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  1. #1

    anxiety with exercise

    Hello all,

    I have wanted to get back in shape for years and exercise helps my anxiety. The problem is that I go into a panic mode whenever I exercise, subconsciously. My body tenses (more than it should) and my breathing becomes erratic (which leads to pins and needles, and more body tension). I try to do cardio sessions at home (from youtube videos) and can barely get through 5 minutes because everything is tight and I feel like I am running through cement! Any help with this appreciated! Maybe I just need to have some "self talk" and let myself know I will be okay before working out?

  2. #2
    Senior Member
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    I would gradually increase your workouts and don't move up to the next level until you are comfortable.

  3. #3
    Senior Member
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    Oct 2016
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    Quote Originally Posted by PR83 View Post
    Hello all,

    I have wanted to get back in shape for years and exercise helps my anxiety. The problem is that I go into a panic mode whenever I exercise, subconsciously. My body tenses (more than it should) and my breathing becomes erratic (which leads to pins and needles, and more body tension). I try to do cardio sessions at home (from youtube videos) and can barely get through 5 minutes because everything is tight and I feel like I am running through cement! Any help with this appreciated! Maybe I just need to have some "self talk" and let myself know I will be okay before working out?
    Exercise is good for anxiety but you need to keep it light. Go for walking, cycling, swimming where you can also relax while exercising and not working the body too hard. If you do need to work up a good sweat, then you will have to learn total passive acceptance of your symptoms. It's pretty hard to do that.

  4. #4
    thanks all! I agree completely. I need to retrain my mind and body, it's going to take some work but I'll keep fighting!

  5. #5
    Senior Member
    Join Date
    Oct 2013
    Location
    Melbourne, Australia
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    3,504
    Hi there

    I would try walking. I saw a physiotherapist a few years ago for pain in my legs and he said it was caused by muscle tension (caused by stress, inactivity and bad posture). He advised walking and stretching, which I did, and it really helped. If you can walk somewhere in nature that's even better because it grounds you and gets you out of your head, which is great for anxiety. I need to take my own advice and get back into it myself!

    Cheers,
    Gypsy x

  6. #6
    Senior Member
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    Jan 2017
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    Springfield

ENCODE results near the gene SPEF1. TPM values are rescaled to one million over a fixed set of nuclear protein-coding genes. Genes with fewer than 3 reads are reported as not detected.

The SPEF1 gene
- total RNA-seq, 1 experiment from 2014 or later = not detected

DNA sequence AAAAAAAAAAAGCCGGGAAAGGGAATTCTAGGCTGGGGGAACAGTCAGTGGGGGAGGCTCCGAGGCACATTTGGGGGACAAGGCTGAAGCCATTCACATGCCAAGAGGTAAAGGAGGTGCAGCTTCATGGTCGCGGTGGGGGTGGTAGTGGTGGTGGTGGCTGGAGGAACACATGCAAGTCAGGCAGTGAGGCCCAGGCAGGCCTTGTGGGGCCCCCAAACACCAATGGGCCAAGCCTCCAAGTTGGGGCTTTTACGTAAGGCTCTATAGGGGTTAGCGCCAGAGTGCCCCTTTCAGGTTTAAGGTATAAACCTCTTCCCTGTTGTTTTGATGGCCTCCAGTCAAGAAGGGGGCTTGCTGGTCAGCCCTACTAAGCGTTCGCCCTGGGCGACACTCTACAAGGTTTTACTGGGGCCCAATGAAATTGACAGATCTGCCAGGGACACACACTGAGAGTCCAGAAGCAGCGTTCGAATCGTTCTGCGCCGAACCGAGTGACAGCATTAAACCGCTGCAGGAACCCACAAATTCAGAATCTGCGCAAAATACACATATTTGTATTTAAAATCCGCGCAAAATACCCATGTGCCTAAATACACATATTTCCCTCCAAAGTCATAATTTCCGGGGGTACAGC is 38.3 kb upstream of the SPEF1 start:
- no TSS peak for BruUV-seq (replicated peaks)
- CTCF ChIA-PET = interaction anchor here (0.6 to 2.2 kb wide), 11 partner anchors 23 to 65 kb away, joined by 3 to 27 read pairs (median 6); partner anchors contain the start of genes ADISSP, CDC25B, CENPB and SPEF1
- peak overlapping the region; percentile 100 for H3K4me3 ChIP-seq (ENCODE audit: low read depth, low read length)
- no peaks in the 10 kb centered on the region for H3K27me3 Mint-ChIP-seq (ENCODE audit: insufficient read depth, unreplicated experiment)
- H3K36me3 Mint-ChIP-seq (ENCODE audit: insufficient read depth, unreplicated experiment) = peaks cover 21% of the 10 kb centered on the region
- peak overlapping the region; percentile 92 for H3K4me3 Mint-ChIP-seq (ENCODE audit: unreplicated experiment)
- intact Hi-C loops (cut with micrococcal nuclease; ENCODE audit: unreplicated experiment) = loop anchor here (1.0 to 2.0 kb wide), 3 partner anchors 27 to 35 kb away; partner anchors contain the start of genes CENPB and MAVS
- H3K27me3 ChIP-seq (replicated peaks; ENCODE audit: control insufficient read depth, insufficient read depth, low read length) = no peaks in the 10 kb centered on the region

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    I like the walking advice. An hour-long walk every day is good exercise and shouldn't tax your body or nervous system.

  7. #7
    Member
    Join Date
    Jan 2017
    Location
    Australia
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    Quote Originally Posted by PR83 View Post
    Hello all,

    I have wanted to get back in shape for years and exercise helps my anxiety. The problem is that I go into a panic mode whenever I exercise, subconsciously. My body tenses (more than it should) and my breathing becomes erratic (which leads to pins and needles, and more body tension). I try to do cardio sessions at home (from youtube videos) and can barely get through 5 minutes because everything is tight and I feel like I am running through cement! Any help with this appreciated! Maybe I just need to have some "self talk" and let myself know I will be okay before working out?
    Then don't do cardio, you can do yoga or meditation.

  8. #8
    Junior Member
    Join Date
    Dec 2016
    Location
    San Diego
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    I can absolutely relate to this. I'm a workout nut and love high intensity training. My anxiety has been focused on my muscles feeling off for the past 4 months and the anxiety makes it incredibly hard to focus. I took 2 months off during this period to reset myself by sticking to walking and yoga. Once I resumed training my symptoms started to creep back up because I was hyper focused and anxious about how my body would react during the workouts. I'm currently trying to find a balance between the two so that I can be symptom free again!

  9. #9
    Junior Member
    Join Date
    Mar 2017
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    27
    Going to the gym daily really helps me. Yoga and martial arts training is great too.

  10. #10
    Junior Member
    Join Date
    Mar 2017
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    1
    I think this might be happening to me as well, but i'm not sure. Perhaps try chewing gum (it causes a psychological trigger to feel more relaxed, due to the brain feeling a stimulant when eating).

 

 

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